Considerations of one or two propellers

Discussion in 'Props' started by NeilG, Jan 20, 2014.

  1. NeilG
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    NeilG Junior Member

    For a low power (e.g. human-powered) boat, are there any potential advantages of running two separate propellers instead of one from the pedals?

    Is it easy to talk about having one larger propeller being equivalent to two smaller ones, or is this a naive approach?

    Other than slight added complexity to the mechanics (and therefore a slight increase in mechanical energy losses), are there any disadvantages?

    I'm assuming it would allow operation in shallower waters. Not as shallow as a paddle wheel, but better than one large prop.
     
  2. gonzo
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    gonzo Senior Member

    Unless you have an application where extreme shallow draft is required, the loss of efficiency on multiple propellers and transmission would be a disadvantage. One large propeller is more efficient than two, not really equivalent.
     
  3. NeilG
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    NeilG Junior Member

    Thanks; this backs up what other resources seemed to be saying but it's nice to be sure.

    What pre-existing solutions are there to make a small boat with a propeller capable of being landed on and pulled up on a beach?
     
  4. FAST FRED
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    FAST FRED Senior Member

    An exposed shaft with a U joint with a SINGLE BLADE PROPELLER would only require some care.

    With limited power (you) a single blade is the most efficient.
     
  5. jehardiman
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    jehardiman Senior Member

    Yes, exposed shaft with u-joint or a cable drive (like a speedometer cable). prop is raised and lowered with a strut. Common since the early 20th century for powered dories.

    [​IMG]
     
  6. NeilG
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    NeilG Junior Member

    You mean a single-bladed propeller? I've seen it implied that less blades are most efficient for lower-power and speed situations - which is certainly what's happening here. (It's generally reckoned a person can sustain around 0.25 hp, and I certainly don't expect anything faster than 4 knots).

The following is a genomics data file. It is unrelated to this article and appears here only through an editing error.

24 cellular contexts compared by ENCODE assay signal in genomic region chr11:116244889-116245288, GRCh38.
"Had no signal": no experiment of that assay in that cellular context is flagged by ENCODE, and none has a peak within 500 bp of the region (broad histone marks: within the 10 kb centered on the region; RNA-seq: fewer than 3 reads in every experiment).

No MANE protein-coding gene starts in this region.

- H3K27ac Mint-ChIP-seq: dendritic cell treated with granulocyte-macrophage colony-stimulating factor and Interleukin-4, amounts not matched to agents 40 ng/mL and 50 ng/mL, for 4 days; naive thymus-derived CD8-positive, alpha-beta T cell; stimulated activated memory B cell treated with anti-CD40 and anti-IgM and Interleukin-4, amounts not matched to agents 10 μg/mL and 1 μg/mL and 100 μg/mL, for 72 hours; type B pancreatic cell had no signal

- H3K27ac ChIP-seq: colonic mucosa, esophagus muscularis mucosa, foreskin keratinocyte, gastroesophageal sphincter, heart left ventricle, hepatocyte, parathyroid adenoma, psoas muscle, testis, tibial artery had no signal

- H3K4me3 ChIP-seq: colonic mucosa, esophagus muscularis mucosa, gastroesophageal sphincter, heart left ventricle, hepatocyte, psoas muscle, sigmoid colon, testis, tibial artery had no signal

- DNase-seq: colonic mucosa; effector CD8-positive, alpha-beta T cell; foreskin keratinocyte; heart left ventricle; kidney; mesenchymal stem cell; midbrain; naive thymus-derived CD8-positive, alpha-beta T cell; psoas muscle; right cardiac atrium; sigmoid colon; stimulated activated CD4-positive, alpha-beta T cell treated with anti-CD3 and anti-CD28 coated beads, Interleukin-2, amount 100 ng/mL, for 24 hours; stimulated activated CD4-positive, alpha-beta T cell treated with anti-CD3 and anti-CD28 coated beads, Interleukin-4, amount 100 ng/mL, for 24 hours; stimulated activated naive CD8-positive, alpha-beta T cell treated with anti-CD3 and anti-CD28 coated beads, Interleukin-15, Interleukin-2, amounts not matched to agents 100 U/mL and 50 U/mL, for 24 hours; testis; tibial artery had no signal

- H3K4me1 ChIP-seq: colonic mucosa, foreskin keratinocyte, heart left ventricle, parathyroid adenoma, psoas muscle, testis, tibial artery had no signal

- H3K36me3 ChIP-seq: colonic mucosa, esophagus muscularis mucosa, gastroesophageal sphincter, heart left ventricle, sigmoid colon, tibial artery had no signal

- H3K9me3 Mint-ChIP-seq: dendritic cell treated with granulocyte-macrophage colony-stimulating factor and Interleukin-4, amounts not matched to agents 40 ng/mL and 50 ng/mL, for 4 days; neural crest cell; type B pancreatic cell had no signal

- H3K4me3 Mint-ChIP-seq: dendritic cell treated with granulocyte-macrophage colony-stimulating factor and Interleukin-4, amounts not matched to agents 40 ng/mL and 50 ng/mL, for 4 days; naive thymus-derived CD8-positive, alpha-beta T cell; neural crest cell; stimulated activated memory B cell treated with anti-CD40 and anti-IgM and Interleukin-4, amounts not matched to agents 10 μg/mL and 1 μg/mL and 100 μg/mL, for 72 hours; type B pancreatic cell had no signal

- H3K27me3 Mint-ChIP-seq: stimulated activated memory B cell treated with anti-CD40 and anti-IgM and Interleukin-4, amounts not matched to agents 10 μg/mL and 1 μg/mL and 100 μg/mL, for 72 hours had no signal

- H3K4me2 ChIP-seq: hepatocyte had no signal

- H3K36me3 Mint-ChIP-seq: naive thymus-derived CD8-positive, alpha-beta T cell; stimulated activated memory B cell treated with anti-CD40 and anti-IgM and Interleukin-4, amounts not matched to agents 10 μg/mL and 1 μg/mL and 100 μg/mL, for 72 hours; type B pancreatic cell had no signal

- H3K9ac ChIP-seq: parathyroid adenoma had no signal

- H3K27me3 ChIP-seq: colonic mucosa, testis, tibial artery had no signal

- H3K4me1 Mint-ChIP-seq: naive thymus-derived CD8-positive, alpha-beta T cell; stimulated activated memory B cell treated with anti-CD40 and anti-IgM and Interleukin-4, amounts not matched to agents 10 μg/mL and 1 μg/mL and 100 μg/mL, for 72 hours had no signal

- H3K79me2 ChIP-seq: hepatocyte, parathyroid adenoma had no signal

An approach worth looking into; thanks.
     
  7. NeilG
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    NeilG Junior Member

    This may be stupid question:

    At this kind of power and speed, is there any chance a paddle wheel would be more efficient?
     
  8. jehardiman
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    jehardiman Senior Member

    Depends on the draft limit and operational area. If you are draft restricted to 6-7 inches a feathering paddle wheel may be better. Really depends on the hull type and sea conditions though. Paddle wheels work best in near flat calm conditions, any wave action large relative to the size of the wheel and floats messes them up.
     
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  9. FAST FRED
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    FAST FRED Senior Member

    and I certainly don't expect anything faster than 4 knots).


    My bride goes 50% faster on her 18 ft single seat skull rowboat, with OARS!

    No problem with shallow water either.
     
  10. NeilG
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    NeilG Junior Member

    I'm envisioning a fully seaworthy boat, a full set of safety equipment and 90 days of provisions. The rowing equivalents are here: http://www.oceanrowing.com/sale/sold_index2.htm

    Or some previous pedal-driven boats with similar payload:
    http://www.flickr.com/photos/rdngtchr/2190990829/

    http://upload.wikimedia.org/wikipedia/en/3/3f/Pedal_Boat_Moksha_on_River_Thames.jpg

    http://adventuresofgreg.com/blog/2010/05/12/hawaii-trip-unlikely-for-this-summer/

    And this highly engineered ocean pedal boat is only expecting a 3 knots cruise:
    http://www.torpedalo.com/about/about-the-boat/

    There are pedalled boats that have clocked 18 knots, but you don't get to take everything you need for two or more months with you, and still go fast.
     
  11. Jim Marc
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    Jim Marc New Member

    Hi, I am new here, I thought about this 1 or 2 propeller thing but the idea is a tandem style with 2 person pedaling independent simple chain drive mechanism like pedal the ocean type.
    Would the first prop increase or decrease the efficiency of the 2nd prop when both is pedaling?
    Do we get a double in speed by 2 person pedaling in tandem?
    Thanks
     
  12. jehardiman
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    jehardiman Senior Member

    Tandem props need to be matched, in effective advance (i.e. n*P), to each other; especally if counter-rotating. And, no, two props is not twice speed, but twice thrust (all things being equal). How much extra speed that can produce is a whole other discussion.
     

  13. Jim Marc
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    Jim Marc New Member

    Thanks jehardiman,
    So there are effort lost even if 2 person are pedalling the vessel (probably recumbent seated distance apart ) with 2 independent twisted chain prop of the same size say 16x16 with no double in speed?
    Is the water flow from the 1st prop affecting the 2nd prop at the recumbent seated distance away? Now lets say if it does lessen its effect then will increasing the pitch,rpm or bigger 2nd prop do any good?
    Thanks again for some clarifications.
     
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